Hawkesbury floods

Hawkesbury Council rejects critical flood safety measure – Again!

Our community has known we have to 'Live with the River' since the time of settlement. Our relationship with the river and the inevitability of floods mean we're forever torn between the blessings of rich soils and the river's deadlier moods. My own ancestor was killed in Windsor in the flood of 1809.

But human ingenuity has given us the ability to dam rivers, and we're now told that raising Warragamba Dam by 14 meters will reduce the frequency and severity of flooding here by 75%. That it would reduce the number of homes flooded by 5000. That the damage bill would reduce by $3,000,000,000. We need that. If only we had it in March – it would have spared 500 homes and reduced the flood height by 3.5m.

The new EIS is open for public comment until the end of November. Here are all the EIS documents, and I strongly suggest you start with the Executive Summary, given that the whole EIS is 8092 pages long. Council would be completely negligent on behalf of our community, who endure the highest risk of flooding in Australia, if we didn't make a submission. Submissions run until the end of November. You should consider making a submission (look for the link in the top right corner)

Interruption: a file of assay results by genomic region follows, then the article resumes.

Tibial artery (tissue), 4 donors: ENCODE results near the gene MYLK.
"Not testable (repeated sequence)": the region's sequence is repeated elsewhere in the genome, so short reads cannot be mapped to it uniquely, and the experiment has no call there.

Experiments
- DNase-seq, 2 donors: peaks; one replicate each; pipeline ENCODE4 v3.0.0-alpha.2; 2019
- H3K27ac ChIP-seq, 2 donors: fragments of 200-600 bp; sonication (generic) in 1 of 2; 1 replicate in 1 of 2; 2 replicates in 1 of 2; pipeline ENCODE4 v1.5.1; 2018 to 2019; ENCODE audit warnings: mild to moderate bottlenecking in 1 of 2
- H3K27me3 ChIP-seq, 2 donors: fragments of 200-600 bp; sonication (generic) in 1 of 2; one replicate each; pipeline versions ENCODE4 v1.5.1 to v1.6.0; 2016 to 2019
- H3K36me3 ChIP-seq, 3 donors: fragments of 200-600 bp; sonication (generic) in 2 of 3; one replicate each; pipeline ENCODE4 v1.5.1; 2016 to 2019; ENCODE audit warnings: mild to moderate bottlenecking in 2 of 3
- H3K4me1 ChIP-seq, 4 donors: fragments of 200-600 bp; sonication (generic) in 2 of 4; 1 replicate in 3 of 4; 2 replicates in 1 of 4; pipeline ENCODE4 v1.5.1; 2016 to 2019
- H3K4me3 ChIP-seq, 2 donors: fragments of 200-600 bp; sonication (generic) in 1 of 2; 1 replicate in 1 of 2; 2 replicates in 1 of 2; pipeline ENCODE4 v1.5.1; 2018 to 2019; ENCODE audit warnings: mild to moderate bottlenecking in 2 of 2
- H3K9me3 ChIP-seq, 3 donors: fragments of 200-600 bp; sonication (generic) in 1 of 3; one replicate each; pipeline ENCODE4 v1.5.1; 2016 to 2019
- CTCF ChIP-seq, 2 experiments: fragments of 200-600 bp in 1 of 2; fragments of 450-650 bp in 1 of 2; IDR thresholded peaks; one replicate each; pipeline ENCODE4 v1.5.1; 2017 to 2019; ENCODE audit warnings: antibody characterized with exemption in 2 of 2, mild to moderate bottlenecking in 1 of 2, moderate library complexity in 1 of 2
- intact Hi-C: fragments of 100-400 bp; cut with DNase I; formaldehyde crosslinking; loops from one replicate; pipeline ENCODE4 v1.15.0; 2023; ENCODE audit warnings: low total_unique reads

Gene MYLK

I'm appalled that a majority of Councillors are so wedded to their ideology that, at last night's meeting, they voted even that down. The video above summarises what happened at the meeting.

That's right - they voted down even putting forward our own community's concerns in a document to the State Government.

I know not everyone agrees on this issue, but this is reckless and treats the 600 families whose homes were flooded out in March with contempt.

And yes, this absolutely should be an election issue.

I have of course been very, very active on the subject of flooding over this five-year term of Council: Here's a list of all my videos and motions before Council on this subject.


The Hawkesbury Floods, March 2021

Some times it must feel like our community can't cop a trick. Devastating fires, pandemic and two floods, all within a 16 month period.

Yet again, out of the distress and destruction of property has arisen the real spirit of our local community, which has rallied magnificently. The response of our SES, Police and RFS have been truly heroic, and they deserve our respect, as do those who just help because it's the right thing to do. Neighbours help neighbours. It's the Hawkesbury way.

I tried to document the effects of and responses to flooding by visiting as many places and people as I could. These videos have apparently reached over 111,000 people on social media.

Since the waters have receded, I've been honoured to be present variously at the visits of the Governor General David Hurley, The Premier Gladys Berejiklian, Deputy Premier John Barilaro and Minister for Roads Andrew Constance.